Portable AC units removed, but AC problems persist

Some classrooms have had climate issues resolved; others still have problems past removal of temporary units

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Dave Winter

The portable air-conditions that had been cooling classrooms without functioning AC sit in the main hallway on the morning of Sept. 29. The short-term rental contract had expired at the units were picked up in the afternoon.

Evie Barnard, news editor

Portable air-conditioning units lined the main hallways on Wednesday Sept. 29. These units had been cooling classrooms with non-functioning air conditioning.

The majority of [the AC issues] have been resolved, but we still have ongoing issues, so we are working on those every day.”

— Fine Arts Academy director Gabe Reyes

“With the start of school we had a lot of AC issues,” assistant principal and Fine Art Academy director Gabe Reyes said. “Ms. Griffith was a great advocate for the school, called everyone downtown that she could, and got some action and got us these portable coolers.”

AISD created a contract with a third-party company to provide AC units while maintenance workers attempted to fix the cooling issues. A brief contract was created under the assumption that the school’s cooling system would soon be fixed.

Yet despite the contracting ending, McCallum continues to have AC problems.

“The reason the contract was so short was because they believed we would be at a point right now where all the problems would be fixed,” Reyes said. “The majority of them have been resolved, but we still have ongoing issues, so we are working on those every day.”

Math teacher Stephanie Watson, confirmed in a comment on the MacJournalism Instagram account that the classrooms do not have functioning air-conditioning.

The third-party vendor that rented portable AC units for use in Mac classrooms retrieves the units at the end of the short-term lease contract on the afternoon of Sept. 29. (Dave Winter)

On the same post, retired math teacher Susan Ashton proposed a simple solution: “Bring back the AC units for teachers and classrooms that need them. Teachers and students are under enough stress. Why add to it?”

Fellow math teacher Paul Pew knows these issues first hand. His AC unit has continually broken down over the past school year, at one point lasting for seven days straight. On multiple occasions Pew has been forced to relocate his students to other rooms due to the intolerable working conditions.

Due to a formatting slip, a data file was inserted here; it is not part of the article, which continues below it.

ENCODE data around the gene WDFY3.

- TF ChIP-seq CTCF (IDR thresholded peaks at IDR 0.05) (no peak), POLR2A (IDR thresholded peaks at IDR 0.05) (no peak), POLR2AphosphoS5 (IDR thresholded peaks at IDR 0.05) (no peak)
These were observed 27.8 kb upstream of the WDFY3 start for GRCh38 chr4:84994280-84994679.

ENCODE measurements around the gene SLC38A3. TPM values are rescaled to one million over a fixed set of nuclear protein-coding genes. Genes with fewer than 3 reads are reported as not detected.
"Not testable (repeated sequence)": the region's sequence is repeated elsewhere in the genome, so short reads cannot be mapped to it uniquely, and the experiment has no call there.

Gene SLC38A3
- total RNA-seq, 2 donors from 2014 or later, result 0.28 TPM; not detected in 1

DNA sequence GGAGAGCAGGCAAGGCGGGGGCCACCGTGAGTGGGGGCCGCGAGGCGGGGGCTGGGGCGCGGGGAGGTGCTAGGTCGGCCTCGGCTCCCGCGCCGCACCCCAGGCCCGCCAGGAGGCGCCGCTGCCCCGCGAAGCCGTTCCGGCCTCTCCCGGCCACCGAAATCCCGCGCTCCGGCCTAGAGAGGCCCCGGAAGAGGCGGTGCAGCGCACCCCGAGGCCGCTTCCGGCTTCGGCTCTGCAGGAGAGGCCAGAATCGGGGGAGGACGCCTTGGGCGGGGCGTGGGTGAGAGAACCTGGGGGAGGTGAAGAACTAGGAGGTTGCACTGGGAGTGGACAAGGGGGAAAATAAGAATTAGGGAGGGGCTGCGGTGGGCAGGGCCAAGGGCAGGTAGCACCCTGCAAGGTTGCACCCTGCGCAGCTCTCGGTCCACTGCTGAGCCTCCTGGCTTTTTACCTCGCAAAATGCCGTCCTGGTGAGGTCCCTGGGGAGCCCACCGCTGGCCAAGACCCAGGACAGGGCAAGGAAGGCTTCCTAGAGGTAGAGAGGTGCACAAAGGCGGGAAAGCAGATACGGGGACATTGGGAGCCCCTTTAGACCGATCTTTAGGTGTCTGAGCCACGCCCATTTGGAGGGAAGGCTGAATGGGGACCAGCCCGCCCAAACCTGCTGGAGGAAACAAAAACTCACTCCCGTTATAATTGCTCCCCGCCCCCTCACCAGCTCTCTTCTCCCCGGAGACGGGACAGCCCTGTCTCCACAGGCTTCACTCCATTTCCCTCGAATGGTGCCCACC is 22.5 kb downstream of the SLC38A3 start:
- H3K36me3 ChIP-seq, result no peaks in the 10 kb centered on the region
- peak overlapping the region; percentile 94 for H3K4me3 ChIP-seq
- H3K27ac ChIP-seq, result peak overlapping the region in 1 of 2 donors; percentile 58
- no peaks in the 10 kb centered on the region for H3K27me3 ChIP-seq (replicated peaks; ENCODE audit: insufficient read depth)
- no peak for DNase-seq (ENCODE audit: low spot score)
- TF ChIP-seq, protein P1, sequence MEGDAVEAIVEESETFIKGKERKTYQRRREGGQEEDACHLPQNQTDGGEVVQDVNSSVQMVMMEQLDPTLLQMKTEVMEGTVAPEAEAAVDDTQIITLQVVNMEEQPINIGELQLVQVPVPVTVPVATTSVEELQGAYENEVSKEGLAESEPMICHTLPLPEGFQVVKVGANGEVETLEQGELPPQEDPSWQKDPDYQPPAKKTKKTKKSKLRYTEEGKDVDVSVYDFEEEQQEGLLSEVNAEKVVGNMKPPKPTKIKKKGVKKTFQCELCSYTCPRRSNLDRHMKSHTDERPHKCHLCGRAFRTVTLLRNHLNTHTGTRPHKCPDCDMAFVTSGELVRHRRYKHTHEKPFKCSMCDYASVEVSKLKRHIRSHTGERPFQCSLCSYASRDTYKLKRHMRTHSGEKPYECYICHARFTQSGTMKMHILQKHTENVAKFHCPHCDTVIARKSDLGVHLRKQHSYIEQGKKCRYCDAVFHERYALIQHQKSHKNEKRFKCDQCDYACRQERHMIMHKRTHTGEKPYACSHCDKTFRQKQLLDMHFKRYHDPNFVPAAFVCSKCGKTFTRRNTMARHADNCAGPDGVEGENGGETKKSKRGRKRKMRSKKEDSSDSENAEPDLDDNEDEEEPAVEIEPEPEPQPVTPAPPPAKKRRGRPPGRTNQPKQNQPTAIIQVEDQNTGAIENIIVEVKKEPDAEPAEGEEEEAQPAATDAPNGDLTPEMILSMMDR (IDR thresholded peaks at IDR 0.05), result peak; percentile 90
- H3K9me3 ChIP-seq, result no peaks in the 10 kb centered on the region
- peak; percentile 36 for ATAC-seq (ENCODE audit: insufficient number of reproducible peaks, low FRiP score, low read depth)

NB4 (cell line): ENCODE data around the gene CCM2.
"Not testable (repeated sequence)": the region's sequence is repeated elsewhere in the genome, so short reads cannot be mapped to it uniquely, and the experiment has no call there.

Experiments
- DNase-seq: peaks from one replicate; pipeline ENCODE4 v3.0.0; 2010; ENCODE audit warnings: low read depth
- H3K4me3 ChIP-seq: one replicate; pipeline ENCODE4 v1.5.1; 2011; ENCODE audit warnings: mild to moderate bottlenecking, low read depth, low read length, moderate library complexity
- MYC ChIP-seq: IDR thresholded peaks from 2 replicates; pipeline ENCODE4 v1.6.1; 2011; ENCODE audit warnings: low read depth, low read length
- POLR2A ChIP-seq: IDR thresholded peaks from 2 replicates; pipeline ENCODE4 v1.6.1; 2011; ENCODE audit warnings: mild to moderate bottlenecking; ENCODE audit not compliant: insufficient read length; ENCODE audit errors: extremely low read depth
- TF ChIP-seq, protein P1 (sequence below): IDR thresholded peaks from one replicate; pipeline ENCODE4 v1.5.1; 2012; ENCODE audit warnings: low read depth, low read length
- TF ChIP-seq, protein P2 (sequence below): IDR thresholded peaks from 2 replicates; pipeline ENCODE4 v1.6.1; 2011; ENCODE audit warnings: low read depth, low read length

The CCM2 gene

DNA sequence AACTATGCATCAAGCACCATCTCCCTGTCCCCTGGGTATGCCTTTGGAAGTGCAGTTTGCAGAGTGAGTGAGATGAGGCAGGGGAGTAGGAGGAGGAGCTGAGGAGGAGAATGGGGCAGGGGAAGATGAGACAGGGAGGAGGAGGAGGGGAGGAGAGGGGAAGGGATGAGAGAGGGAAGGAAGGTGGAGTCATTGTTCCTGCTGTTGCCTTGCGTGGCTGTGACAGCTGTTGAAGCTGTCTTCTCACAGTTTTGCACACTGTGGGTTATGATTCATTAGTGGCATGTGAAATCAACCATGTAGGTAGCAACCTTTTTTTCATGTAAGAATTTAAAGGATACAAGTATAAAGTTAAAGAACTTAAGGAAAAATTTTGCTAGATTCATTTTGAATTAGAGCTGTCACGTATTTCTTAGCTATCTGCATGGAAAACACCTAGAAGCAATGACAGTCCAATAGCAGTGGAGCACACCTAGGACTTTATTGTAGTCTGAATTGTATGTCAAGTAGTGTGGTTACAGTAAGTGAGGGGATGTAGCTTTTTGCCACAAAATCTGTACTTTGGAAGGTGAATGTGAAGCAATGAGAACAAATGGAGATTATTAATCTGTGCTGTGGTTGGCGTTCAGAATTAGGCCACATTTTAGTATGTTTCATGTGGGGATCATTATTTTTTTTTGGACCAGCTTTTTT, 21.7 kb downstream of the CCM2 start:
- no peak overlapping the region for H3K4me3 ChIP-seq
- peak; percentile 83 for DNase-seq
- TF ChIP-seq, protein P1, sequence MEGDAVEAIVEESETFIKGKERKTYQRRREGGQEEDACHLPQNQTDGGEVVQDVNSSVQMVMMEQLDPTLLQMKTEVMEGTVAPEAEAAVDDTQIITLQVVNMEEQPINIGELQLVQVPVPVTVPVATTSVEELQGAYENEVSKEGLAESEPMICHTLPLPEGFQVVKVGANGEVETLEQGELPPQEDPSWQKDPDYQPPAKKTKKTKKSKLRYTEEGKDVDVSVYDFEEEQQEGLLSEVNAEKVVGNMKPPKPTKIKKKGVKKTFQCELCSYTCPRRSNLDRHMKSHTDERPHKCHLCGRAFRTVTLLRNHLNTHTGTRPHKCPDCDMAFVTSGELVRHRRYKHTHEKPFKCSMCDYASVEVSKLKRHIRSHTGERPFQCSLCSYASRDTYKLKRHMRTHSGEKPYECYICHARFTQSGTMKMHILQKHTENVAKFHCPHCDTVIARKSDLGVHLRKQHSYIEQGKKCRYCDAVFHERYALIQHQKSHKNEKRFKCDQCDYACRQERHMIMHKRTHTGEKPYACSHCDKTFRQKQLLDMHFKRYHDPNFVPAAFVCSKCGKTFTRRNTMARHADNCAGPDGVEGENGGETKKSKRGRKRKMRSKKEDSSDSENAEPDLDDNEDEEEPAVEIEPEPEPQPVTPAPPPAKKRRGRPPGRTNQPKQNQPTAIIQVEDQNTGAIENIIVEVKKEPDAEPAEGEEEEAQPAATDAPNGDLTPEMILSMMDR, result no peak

Llike every organization they’re dealing with needs on one side and resources on the other. And resources are never unlimited.”

— math teacher Paul Pew

Yet despite the setback Pew has managed to maintain a good attitude.

“I’m not one to complain when something goes wrong in the building,” Pew said, “It’s old and it’s bound to. It is a little unpleasant but I always remind myself that air conditioning is a recent development. People somehow made it 10,000 years before this. And people right now in other parts of the world have classrooms that are 100 degrees and they are working.”

Pew trusts that the district will do what they can to fix the issue. That said, he wishes that he still had the portable AC unit in his classroom.

“For most of the time [when my AC was out] they had one of those stand-up units in here,” Pew said, “So it was comfortable. I wish it was still here. But like every organization they’re dealing with needs on one side and resources on the other. And resources are never unlimited.”

Reyes assures that the school is continuing to do everything in their power to fix the broken AC units.

Bring back the AC units for teachers and classrooms that need them. Teachers and students are under enough stress. Why add to it?”

— retired math teacher Susan Ashton

“We are continuing to put in work orders and apologize to both teachers and students. As of right now if we have a classroom that needs [a portable AC unit] we can request one from the district. This was just a short term fix that allowed us to operate as a school and gave the district time to go in and fix as many things that they could during that time.”

Reyes stresses that if teachers are having an issue with their classroom, to notify administrators.

“We’re continuing to stress to teachers to make sure you notify us and let us know when you are having cooling issues,” Reyes said, “We know it’s an ongoing issue, and we’re working hard on trying to get it solved.”